As I’ve been reading Beloved, Morrison’s use of hands has stuck out to me the most, but unfortunately I cannot seem to find a way to smoothly add it in to our current conversation. I even looked to see if there might be an article somewhere on the use of hands in Beloved but came up… empty-handed. *Crickets*. And although we have not really looked into it and I can’t seem to find anything else that has, I still believe it is a theme worth some attention.
I began to notice how Toni Morrison makes use of hands as a descriptor when I caught how often she mentioned Amy’s “good good hands,” (95). Four times in one chapter. Hands seem to be symbolic of who a person is because so much of who they are is how their hands look or feel or what they do with them. Amy’s hands are a description of her character because although the language she uses may be a product of her time, she is overall a good person as she helps Sethe and ultimately saves her life because she honestly cares.
When we finally get a glimpse of who Baby Suggs was, in the scene where she is preaching in the Clearing she says, “And O my people they do not love your hands. Those they only use, tie, bind, chop off and leave empty. Love your hands! Love them,” (103). And when Sethe is awoken from this memory by the choking, she is soothed by Beloved, who’s “fingers were so cold and knowing,” (114). This description of Beloved’s hands further adds to the mystery of who she is; her fingers are “knowing,” perhaps like a god or a spirit which knows more than any mortal. Additionally it was suggested in my small discussion group on Wednesday that maybe Denver was right when she accused Beloved of doing the choking to begin with. This description of her hands could support the claim that Beloved had done the choking, since her hands seemed to “know” when they were soothing the bruises.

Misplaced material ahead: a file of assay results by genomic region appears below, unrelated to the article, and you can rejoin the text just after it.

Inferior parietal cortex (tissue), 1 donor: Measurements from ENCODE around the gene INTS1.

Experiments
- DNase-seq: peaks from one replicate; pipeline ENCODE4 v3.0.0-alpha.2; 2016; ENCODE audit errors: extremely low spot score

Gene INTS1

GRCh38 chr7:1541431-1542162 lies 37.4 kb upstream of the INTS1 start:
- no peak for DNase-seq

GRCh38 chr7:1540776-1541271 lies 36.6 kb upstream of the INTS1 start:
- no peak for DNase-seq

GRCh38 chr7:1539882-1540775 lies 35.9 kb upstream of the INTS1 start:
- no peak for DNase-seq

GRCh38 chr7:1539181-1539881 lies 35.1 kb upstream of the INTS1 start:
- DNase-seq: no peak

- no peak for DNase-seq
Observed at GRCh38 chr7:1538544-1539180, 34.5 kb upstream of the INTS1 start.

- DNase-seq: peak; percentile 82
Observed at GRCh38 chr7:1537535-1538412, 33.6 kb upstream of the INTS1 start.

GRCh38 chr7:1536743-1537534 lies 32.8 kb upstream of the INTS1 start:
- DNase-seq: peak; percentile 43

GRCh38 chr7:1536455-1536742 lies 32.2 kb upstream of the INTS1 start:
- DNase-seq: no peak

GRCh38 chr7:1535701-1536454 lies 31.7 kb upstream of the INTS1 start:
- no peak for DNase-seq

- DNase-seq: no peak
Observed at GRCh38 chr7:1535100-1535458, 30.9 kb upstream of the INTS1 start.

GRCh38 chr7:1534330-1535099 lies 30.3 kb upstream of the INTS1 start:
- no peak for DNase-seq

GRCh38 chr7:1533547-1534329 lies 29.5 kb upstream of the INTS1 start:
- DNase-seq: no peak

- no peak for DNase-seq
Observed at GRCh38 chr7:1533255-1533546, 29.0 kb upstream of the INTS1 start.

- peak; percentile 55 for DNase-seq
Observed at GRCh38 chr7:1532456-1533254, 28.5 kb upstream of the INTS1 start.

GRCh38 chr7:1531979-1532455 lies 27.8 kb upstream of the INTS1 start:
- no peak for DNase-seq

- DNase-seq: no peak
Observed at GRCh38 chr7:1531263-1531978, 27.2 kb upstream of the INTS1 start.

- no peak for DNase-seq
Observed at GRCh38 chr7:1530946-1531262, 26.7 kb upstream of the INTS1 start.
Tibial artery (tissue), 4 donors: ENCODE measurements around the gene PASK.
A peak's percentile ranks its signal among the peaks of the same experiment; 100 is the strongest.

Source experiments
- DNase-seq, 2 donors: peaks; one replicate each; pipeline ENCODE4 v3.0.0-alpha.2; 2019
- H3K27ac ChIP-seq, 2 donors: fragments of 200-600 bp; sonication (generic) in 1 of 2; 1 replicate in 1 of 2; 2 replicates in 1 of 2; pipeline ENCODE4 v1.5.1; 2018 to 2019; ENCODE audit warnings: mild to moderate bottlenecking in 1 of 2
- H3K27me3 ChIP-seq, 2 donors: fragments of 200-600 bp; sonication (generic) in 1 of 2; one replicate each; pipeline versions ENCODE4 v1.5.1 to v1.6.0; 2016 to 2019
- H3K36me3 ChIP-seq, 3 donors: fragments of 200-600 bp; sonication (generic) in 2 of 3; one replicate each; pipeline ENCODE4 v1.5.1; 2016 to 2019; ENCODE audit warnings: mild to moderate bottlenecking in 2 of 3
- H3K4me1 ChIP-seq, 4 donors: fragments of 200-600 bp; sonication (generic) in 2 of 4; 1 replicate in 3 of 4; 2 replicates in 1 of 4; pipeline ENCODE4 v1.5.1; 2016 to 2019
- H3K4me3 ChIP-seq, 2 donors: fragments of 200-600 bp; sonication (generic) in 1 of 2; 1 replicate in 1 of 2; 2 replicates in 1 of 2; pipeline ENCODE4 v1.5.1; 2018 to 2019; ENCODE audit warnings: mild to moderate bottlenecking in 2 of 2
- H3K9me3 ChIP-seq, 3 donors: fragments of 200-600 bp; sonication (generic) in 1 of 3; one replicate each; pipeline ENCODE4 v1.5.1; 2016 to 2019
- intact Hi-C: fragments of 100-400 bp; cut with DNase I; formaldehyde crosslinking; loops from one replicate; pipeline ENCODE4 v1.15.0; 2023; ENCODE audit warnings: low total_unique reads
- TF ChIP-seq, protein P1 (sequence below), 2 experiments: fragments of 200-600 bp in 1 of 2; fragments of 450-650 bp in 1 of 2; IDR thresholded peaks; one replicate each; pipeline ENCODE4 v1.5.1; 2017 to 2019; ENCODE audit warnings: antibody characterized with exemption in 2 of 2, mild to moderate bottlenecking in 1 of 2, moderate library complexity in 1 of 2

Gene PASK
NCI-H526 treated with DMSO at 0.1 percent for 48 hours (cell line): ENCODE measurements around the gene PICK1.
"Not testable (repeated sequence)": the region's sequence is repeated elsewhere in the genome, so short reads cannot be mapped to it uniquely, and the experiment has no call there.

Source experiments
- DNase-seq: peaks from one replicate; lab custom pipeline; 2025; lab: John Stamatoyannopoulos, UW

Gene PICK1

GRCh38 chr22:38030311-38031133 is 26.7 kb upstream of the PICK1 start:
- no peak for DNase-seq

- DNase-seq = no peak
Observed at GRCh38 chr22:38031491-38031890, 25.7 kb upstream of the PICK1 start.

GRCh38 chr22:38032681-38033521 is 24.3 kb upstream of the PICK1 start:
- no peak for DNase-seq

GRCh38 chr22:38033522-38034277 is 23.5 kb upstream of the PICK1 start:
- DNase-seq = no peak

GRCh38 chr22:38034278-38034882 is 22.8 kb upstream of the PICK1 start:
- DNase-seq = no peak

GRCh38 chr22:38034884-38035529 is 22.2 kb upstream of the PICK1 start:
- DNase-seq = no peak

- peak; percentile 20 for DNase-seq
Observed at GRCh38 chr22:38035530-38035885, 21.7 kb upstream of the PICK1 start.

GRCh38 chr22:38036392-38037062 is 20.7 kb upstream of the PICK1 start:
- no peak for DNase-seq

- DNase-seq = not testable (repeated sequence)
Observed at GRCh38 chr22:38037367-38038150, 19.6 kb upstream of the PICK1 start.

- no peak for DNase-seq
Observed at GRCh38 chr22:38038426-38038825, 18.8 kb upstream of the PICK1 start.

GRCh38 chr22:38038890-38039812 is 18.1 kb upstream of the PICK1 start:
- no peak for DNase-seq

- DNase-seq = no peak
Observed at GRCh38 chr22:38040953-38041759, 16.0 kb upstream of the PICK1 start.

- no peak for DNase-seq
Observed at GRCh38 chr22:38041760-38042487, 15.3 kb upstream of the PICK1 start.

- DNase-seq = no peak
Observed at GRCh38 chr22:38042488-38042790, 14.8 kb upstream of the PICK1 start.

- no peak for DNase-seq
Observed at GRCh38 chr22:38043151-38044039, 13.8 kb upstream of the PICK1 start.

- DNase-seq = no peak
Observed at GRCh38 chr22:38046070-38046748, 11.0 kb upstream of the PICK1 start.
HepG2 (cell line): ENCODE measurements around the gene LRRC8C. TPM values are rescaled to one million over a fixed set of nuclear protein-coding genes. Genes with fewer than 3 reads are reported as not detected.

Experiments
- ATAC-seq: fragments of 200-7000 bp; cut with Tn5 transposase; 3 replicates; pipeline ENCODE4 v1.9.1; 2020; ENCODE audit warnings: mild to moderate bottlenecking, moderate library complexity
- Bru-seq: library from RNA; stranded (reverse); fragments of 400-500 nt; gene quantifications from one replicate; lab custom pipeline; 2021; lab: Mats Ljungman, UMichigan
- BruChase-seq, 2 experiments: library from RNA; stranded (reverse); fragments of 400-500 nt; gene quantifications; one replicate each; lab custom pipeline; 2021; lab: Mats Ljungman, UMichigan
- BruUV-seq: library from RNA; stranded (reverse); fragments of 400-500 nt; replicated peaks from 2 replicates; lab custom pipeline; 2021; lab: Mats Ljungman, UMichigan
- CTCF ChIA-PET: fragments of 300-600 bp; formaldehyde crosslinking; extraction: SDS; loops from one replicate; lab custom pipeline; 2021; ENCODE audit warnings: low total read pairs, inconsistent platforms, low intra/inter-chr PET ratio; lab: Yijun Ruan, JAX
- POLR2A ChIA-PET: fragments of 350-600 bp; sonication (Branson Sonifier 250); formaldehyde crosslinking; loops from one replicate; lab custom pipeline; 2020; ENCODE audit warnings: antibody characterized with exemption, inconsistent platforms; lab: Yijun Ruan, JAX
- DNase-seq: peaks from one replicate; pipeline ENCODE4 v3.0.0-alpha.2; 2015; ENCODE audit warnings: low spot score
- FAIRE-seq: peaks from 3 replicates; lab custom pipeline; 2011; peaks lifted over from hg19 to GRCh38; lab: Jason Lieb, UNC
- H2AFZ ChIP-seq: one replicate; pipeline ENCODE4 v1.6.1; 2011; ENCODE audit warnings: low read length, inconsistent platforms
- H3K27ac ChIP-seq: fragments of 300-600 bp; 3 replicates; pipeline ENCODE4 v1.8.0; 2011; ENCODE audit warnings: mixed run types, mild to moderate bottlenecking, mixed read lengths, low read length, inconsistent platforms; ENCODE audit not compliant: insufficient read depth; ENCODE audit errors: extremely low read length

When we get to know Paul D’s story, during the action of killing Brandywine, “his hands quit taking instruction,” (126). This way of talking about his hands makes Paul D seem more innocent, as though he did not want to strike, but his hands in an adrenaline filled rush would not listen.
Having control over one’s hands seems to be an important theme.
When Baby Suggs is granted her freedom, the first thing she notices were her “[…]hands and thought with a clarity as simple as it was dazzling, ‘These hands belong to me. These my hands,’” (166). Then she notices her heartbeat. Then she laughs. Until that moment, she had not owned her hands. This joy she feels when she notices after 70 years that her hands belonged to her, further stresses the importance of having this freedom.
“’Love your hands! Love them. Raise them up and kiss them. Touch others with them, pat them together, stroke them on your face ‘cause they don’t love that either. You got to love it, you!’” (103-104).